The sixteen subjects were healthy volunteers known to be immune to RSV. Table 1 shows the comparison of the frequency of positive ELISPOT data summed by peptide and donor, i.e. each instance of a positive ELISPOT reading with a donor and a peptide preparation was scored as 1, and summed to give the totals shown. It can be seen that, as expected, there were many more positive peptide/subject combinations from the truncated peptides than from the single 14-mers.

This is expected because two successive 10-mer peptides can easily span a single CTL epitope, for example if it were a 9-mer, then potentially, two contiguous overlapping 10-mers could be stimulatory. More significant however is the observation that the truncated 10-mers revealed 35 unique stimulatory sites along the F protein sequence, many more than the 14-mers. This is despite the possibility that at least some of the positive data from the 14-mers may have been due to Th (T helper) cells, whereas the ELISPOT with the truncated 10-mers almost certainly is due to Tc because 10-mers have been generally found to be too short to act as effective Th epitopes.

Subsequent work 4 has shown that a strongly recognized peptide from this protein, sequence RELPRFMNYT, is a frequently recognized CTL epitope seen in the context of the HLA A*0101 MHC Class I allotype. Significantly, this epitope was not detected in initial screens with the 14-mer peptides spanning this sequence. The higher frequency of detection of ELISPOT positive peptides with PepSet-Tc peptides is a clear indication that the truncated 10-mers are more efficient at priming antigen-presenting cells with externally added peptide than the 14-mers, and thus are a more effective reagent for discovering biologically signficant Tc epitopes.

Figure 2 shows the analytical LC profile of the peptides in one tube of a truncated peptide containing the 8-mer, 9-mer, 10-mer and 11-mer of the sequence of interest. It is seen that there are four major peaks, corresponding to the full length sequence and the three truncated versions of the full length peptide.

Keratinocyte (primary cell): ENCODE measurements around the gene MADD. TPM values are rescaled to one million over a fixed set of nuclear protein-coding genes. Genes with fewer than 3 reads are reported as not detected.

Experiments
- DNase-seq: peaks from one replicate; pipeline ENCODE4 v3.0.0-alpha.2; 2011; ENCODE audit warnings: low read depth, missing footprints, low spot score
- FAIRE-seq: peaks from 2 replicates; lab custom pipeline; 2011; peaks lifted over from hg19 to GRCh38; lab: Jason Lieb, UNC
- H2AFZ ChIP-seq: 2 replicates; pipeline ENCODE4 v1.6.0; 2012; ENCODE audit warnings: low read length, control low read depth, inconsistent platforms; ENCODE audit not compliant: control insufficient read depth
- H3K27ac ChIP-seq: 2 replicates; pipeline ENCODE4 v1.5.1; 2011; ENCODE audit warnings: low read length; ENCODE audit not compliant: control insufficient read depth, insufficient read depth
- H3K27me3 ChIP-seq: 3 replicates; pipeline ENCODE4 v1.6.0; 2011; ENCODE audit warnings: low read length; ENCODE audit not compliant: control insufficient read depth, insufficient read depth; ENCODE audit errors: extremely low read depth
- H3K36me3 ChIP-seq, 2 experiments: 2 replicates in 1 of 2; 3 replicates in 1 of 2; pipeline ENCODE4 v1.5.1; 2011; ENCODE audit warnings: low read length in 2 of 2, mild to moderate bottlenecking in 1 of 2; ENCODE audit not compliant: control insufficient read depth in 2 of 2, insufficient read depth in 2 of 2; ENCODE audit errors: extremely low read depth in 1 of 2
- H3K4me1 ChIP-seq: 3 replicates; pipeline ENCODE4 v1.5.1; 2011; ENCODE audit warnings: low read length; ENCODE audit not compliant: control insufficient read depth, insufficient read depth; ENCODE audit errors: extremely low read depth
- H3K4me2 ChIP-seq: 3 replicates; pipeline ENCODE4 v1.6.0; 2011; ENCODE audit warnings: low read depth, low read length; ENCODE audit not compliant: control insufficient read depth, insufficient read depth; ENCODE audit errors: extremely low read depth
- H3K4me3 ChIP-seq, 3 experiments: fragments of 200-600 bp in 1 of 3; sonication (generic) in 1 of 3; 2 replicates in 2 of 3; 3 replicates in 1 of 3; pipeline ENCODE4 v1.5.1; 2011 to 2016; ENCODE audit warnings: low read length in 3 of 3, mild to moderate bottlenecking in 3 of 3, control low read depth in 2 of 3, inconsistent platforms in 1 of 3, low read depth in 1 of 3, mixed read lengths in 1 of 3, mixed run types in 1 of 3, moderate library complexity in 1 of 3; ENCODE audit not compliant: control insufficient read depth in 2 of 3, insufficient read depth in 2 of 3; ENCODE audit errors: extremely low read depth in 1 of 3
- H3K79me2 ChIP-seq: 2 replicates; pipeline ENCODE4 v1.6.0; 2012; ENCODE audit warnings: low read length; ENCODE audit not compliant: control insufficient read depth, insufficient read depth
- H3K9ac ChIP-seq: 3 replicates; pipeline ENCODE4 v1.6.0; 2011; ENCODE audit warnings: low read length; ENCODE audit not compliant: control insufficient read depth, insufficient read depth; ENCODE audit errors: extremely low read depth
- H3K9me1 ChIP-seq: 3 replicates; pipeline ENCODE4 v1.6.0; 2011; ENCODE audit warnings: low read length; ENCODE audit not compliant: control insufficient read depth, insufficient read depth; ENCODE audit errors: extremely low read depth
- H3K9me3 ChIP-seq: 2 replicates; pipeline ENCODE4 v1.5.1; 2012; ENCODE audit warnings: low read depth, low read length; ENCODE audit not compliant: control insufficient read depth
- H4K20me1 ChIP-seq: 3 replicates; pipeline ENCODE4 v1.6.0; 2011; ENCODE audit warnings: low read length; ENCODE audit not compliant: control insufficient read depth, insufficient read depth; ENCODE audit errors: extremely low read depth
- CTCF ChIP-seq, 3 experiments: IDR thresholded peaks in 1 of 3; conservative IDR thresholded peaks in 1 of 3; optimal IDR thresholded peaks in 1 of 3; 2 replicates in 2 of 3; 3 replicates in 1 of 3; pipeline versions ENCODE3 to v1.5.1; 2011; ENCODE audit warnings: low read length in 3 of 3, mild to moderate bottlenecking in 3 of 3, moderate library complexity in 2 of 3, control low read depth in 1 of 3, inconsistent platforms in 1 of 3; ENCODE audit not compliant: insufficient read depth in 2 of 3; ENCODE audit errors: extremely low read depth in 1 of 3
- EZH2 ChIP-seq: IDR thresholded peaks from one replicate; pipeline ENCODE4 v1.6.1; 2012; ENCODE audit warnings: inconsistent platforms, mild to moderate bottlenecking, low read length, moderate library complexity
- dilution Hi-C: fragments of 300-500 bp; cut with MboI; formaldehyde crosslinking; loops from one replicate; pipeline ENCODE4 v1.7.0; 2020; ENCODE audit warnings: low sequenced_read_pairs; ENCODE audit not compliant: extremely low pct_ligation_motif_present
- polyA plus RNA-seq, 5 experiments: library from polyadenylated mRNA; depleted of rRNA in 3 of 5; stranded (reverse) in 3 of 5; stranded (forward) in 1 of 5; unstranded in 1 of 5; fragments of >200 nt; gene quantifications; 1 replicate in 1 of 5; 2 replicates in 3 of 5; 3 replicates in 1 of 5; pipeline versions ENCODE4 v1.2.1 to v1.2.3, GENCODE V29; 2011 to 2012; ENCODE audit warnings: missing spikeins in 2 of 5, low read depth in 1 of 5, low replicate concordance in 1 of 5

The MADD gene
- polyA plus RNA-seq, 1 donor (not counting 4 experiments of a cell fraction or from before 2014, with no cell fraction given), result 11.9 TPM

Further pooling of truncated peptide mixtures can reduce the amount of screening work needed 5. When stimulatory pools are found, the active peptide mixture can be deduced by testing the individual samples which had been used to prepare the stimulatory pool. It has been shown that mixing of CTL epitope peptides does not cause masking of the active sequences 5. Strategies for pooling and the advantages of doing so have been explained in some detail 6. In another recent study with truncated peptides 7, it was confirmed that there is a single CTL epitope in the E7 oncoprotein of human papillomavirus type 16. This study also included the use of a combination of phosphorylated and non-phosphorylated amino acids, necessary because the protein is known to be at least partly phosphorylated in vivo.



Sets of short, deliberately truncated peptides are much more effective for mapping Tc epitopes than longer single peptides spanning the same sequence. This is expected on theoretical grounds and was confirmed in an initial screening study.



  1. Rammensee, H.G., Friede, T. and Stevanovic, S. (1995) MHC ligands and peptide motifs: first listing. Immunogenetics 41, 178.
  2. Luckey, C.J., King, G.M., Marto, J.A., Venketeswaran, S., Maier, B.F., Crotzer, V.L., Colella, T.A., Shabanowitz, J., Hunt, D.F. and Engelhard, V.H. (1998) Proteasomes can either generate or destroy MHC class I epitopes: evidence for nonproteasomal epitope generation in the cytosol. J. Immunol. 161, 112.
  3. Maecker, H.T., Dunn, H.S., Suni, M.A., Khatamzas, E., Pitcher, C.J., Bunde, T., Persaud, N., Trigona, W., Fu, T., Sinclair, E., Bredt, B.M., McCune, J.M., Maino, V.C., Kern, F. and Picker, L.J. (2001) Use of overlapping peptide mixtures as antigens for cytokine flow cytometry. J. Immunol. Methods 255, 27.
  4. Rock, M.T. and Crowe, J.E. (2003) Identification of a novel human leucocyte antigen-A*01-restricted cytotoxic T-lymphocyte epitope in the respiratory syncytial virus fusion protein. Immunology 108, 474.
  5. Sun Y., Iglesias E., Samri A., Kamkamidze G., Decoville T., Carcelain G. and Autran B. (2003) A systematic comparison of methods to measure HIV-1 specific CD8 T cells. J. Immunol. Methods 272, 23.
  6. Roederer M. and Koup, R.A. (2003) Optimized determination of T cell epitope responses. J. Immunol. Methods 274, 221.
  7. Khammanivong, V., Liu, X.S., Liu, W.J., Rodda, S.J., Leggatt, G.R., Tindle, R.W., Frazer, I.H. and Fernando, G.J.P. (2003) Paucity of functional CTL epitopes in the E7 oncoprotein of cervical cancer associated human papillomavirus type 16. Immunol. Cell Biol. 81, 1.